I can tell the House today that it is my intention to return on the first day after the half-term recess to present our strategy for living with covid. Provided that the current encouraging trends in the data continue, it is my expectation that we will be able to end the last domestic restrictions, including the legal requirement to self-isolate following a positive test, a full month early.
This morning I had meetings with ministerial colleagues and others. In addition to my duties in this House, I shall have further such meetings later today.
The Northern Ireland protocol frustrates business, undermines the Belfast agreement, and restricts the free movement of goods and people within our United Kingdom. What action will my right hon. Friend the Minister for the Union take to reunite the UK and uphold the interests of all its residents, including those living in Northern Ireland?
My hon. Friend is quite right. The protocol does not require, contrary to how it is being applied by our friends, all foods, all medicines and all plants to be systematically checked in the way that they are. We must fix it, and with good will and common sense I believe we can. However, if our friends do not show the requisite common sense, we will of course trigger article 60.
Of course, this Government and this country despise those who defraud people, and that is why we crack down on fraudsters. We have strengthened our anti-fraud taskforce and we are bringing forward an economic crime Bill. We also attach huge importance to tackling neighbourhood crime and crimes of violence, and I am pleased that those crimes are down 17%.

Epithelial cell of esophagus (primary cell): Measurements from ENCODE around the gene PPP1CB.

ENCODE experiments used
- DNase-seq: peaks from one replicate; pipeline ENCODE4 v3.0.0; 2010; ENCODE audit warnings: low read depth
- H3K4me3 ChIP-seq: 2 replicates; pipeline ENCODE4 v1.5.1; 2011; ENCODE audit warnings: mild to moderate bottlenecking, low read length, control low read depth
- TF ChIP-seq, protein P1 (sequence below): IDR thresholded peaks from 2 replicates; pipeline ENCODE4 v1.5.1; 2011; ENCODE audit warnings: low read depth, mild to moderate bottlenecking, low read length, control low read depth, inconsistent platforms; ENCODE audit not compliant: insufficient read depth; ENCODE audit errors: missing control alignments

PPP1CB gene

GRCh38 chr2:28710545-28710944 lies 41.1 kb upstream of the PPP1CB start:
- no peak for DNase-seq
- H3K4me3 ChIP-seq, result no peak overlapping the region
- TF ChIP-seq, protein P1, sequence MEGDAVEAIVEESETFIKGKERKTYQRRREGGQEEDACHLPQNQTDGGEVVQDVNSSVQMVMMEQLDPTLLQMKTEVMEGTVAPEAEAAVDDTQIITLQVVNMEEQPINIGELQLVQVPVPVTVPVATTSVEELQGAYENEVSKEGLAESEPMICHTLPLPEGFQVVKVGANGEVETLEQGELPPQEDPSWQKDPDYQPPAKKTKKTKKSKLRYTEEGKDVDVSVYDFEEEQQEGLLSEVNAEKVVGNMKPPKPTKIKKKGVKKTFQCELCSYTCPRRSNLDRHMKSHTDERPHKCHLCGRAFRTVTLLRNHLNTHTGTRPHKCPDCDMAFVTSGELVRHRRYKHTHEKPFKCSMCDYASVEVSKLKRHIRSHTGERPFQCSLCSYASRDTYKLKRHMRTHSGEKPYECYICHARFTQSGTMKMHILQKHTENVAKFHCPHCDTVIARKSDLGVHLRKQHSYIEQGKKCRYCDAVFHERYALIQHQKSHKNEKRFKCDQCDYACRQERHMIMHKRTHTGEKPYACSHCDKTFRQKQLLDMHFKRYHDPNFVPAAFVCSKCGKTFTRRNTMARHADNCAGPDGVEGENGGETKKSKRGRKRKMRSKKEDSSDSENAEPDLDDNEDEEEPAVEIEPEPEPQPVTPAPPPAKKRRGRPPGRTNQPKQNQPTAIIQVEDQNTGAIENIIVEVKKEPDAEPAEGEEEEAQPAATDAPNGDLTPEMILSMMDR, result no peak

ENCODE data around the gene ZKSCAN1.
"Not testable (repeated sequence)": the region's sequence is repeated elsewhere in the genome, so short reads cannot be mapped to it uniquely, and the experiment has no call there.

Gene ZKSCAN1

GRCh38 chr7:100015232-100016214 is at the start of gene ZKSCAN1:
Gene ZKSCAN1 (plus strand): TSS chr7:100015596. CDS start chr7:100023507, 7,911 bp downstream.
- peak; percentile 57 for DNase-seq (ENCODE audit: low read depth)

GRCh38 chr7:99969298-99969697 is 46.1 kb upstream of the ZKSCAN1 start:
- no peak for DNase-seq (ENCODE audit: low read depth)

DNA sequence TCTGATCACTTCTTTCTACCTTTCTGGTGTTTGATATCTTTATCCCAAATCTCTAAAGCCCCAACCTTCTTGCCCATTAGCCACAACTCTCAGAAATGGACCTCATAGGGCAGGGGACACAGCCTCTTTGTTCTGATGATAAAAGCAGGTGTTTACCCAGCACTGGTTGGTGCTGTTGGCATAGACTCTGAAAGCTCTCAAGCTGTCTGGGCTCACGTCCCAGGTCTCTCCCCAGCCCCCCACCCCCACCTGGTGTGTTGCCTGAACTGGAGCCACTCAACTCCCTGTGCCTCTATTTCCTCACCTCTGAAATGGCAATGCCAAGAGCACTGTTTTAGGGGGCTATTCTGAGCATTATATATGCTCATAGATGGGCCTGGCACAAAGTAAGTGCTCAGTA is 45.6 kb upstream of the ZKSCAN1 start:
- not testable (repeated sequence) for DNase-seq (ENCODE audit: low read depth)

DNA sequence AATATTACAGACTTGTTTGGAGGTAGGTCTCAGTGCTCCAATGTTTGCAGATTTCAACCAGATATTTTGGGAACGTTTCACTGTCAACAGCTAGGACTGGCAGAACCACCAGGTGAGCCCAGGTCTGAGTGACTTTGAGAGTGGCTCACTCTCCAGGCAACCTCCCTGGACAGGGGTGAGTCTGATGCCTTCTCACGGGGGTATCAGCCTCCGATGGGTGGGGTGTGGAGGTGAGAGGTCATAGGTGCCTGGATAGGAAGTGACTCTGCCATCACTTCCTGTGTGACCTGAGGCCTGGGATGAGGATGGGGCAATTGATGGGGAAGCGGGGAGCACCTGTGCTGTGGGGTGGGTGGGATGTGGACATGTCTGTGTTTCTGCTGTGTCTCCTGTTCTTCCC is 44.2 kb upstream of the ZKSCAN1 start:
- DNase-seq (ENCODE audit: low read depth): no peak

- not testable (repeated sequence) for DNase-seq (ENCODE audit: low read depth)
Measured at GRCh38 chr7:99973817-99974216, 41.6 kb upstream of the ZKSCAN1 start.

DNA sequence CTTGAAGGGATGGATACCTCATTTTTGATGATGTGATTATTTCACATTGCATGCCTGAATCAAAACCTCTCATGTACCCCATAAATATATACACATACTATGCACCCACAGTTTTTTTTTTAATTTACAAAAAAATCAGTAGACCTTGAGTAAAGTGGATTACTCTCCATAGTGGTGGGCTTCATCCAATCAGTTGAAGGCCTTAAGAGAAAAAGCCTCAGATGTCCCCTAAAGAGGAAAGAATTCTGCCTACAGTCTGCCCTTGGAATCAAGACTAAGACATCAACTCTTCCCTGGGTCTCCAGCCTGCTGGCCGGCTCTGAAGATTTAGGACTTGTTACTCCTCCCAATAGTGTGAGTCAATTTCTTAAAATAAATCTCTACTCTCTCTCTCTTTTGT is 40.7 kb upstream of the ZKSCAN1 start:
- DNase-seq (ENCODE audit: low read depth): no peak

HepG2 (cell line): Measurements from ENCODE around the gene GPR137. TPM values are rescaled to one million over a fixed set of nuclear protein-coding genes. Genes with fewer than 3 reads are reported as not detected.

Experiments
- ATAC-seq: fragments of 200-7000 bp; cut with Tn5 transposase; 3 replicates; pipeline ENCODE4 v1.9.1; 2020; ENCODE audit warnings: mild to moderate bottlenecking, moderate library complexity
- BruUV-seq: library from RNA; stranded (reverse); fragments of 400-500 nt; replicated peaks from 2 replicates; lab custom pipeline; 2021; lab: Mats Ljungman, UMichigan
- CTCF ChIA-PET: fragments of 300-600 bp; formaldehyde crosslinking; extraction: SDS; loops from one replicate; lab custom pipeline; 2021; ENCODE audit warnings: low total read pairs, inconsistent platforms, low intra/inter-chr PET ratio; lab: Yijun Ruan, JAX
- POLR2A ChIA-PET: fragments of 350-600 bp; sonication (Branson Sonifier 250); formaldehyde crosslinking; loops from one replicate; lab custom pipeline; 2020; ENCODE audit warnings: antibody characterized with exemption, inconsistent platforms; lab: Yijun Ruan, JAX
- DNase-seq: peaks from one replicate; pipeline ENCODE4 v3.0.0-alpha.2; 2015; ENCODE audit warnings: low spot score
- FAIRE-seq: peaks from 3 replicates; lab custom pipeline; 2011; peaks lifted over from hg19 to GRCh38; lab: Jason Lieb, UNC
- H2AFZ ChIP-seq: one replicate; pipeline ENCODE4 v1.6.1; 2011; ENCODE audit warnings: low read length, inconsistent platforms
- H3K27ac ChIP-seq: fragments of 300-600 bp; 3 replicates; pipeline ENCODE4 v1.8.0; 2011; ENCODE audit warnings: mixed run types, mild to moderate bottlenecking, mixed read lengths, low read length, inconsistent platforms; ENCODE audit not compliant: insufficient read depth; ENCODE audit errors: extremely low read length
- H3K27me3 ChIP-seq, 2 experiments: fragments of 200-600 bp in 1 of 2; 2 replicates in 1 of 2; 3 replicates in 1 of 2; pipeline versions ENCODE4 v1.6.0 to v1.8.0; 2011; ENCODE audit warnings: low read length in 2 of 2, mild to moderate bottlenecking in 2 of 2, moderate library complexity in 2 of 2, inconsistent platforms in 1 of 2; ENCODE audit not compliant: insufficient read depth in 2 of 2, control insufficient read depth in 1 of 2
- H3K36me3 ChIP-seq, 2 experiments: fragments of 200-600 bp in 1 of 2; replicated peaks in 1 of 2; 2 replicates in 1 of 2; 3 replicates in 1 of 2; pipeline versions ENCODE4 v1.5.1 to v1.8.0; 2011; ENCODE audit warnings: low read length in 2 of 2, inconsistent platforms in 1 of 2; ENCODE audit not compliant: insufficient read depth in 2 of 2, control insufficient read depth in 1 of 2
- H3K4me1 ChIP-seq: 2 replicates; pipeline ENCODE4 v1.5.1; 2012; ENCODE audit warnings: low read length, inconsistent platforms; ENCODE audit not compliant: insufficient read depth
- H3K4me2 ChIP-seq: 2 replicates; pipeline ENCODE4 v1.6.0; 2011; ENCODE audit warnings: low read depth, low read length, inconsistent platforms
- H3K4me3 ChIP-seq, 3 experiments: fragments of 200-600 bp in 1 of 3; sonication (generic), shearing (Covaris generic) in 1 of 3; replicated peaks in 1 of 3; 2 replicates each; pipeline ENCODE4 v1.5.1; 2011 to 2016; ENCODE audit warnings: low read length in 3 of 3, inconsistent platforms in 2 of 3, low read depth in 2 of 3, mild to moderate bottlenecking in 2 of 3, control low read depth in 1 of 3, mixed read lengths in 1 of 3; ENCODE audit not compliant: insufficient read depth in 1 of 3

The Prime Minister’s answer has a big hole in it. We have had lockdowns for the past two years; two crimes that people could commit were online fraud and throwing parties. So far as I can see, the numbers for both have gone through the roof.
However, I was asking the Prime Minister about the 14,000 cases of fraud a day. Many older people have been duped out of hard-earned savings, but the Business Secretary casually suggests on TV, “Don’t worry; it’s not real crime.” There is a crime gang in Manchester nicking cars and shipping them around the world, all financed by covid loans from the taxpayer. What is the Chancellor’s response? Write off £4 billion in losses, and block an investigation by the National Crime Agency. The Prime Minister’s Cabinet is turning a blind eye to scammers. Is it any wonder that his anti-fraud Minister realised that no one in Government seemed to care and threw in the towel?